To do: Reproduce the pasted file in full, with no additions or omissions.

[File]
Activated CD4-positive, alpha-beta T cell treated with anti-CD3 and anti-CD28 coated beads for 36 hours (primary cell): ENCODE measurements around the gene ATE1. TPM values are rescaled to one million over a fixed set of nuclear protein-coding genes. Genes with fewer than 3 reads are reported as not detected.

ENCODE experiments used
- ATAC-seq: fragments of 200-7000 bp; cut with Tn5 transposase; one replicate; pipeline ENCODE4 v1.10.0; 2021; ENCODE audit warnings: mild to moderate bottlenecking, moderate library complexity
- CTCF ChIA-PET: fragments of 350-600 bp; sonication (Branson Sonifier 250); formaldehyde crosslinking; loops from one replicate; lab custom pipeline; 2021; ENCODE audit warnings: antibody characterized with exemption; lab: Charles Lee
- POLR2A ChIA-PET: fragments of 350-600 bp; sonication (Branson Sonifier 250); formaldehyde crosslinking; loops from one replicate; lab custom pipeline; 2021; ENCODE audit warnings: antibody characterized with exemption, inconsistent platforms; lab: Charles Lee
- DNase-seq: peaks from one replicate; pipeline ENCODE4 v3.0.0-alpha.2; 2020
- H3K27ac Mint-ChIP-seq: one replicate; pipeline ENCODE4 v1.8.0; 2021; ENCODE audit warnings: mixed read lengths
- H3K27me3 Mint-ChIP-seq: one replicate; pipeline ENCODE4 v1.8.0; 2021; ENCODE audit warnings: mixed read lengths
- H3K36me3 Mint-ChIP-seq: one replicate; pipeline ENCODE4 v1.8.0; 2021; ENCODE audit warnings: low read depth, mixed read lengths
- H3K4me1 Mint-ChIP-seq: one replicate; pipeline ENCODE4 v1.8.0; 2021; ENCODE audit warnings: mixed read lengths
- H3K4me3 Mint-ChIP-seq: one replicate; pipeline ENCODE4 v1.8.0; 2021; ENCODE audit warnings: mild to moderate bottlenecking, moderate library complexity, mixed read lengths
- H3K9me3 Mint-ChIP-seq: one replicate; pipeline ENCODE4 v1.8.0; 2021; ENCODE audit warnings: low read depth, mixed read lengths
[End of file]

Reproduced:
Activated CD4-positive, alpha-beta T cell treated with anti-CD3 and anti-CD28 coated beads for 36 hours (primary cell): ENCODE measurements around the gene ATE1. TPM values are rescaled to one million over a fixed set of nuclear protein-coding genes. Genes with fewer than 3 reads are reported as not detected.

ENCODE experiments used
- ATAC-seq: fragments of 200-7000 bp; cut with Tn5 transposase; one replicate; pipeline ENCODE4 v1.10.0; 2021; ENCODE audit warnings: mild to moderate bottlenecking, moderate library complexity
- CTCF ChIA-PET: fragments of 350-600 bp; sonication (Branson Sonifier 250); formaldehyde crosslinking; loops from one replicate; lab custom pipeline; 2021; ENCODE audit warnings: antibody characterized with exemption; lab: Charles Lee
- POLR2A ChIA-PET: fragments of 350-600 bp; sonication (Branson Sonifier 250); formaldehyde crosslinking; loops from one replicate; lab custom pipeline; 2021; ENCODE audit warnings: antibody characterized with exemption, inconsistent platforms; lab: Charles Lee
- DNase-seq: peaks from one replicate; pipeline ENCODE4 v3.0.0-alpha.2; 2020
- H3K27ac Mint-ChIP-seq: one replicate; pipeline ENCODE4 v1.8.0; 2021; ENCODE audit warnings: mixed read lengths
- H3K27me3 Mint-ChIP-seq: one replicate; pipeline ENCODE4 v1.8.0; 2021; ENCODE audit warnings: mixed read lengths
- H3K36me3 Mint-ChIP-seq: one replicate; pipeline ENCODE4 v1.8.0; 2021; ENCODE audit warnings: low read depth, mixed read lengths
- H3K4me1 Mint-ChIP-seq: one replicate; pipeline ENCODE4 v1.8.0; 2021; ENCODE audit warnings: mixed read lengths
- H3K4me3 Mint-ChIP-seq: one replicate; pipeline ENCODE4 v1.8.0; 2021; ENCODE audit warnings: mild to moderate bottlenecking, moderate library complexity, mixed read lengths
- H3K9me3 Mint-ChIP-seq: one replicate; pipeline ENCODE4 v1.8.0; 2021; ENCODE audit warnings: low read depth, mixed read lengths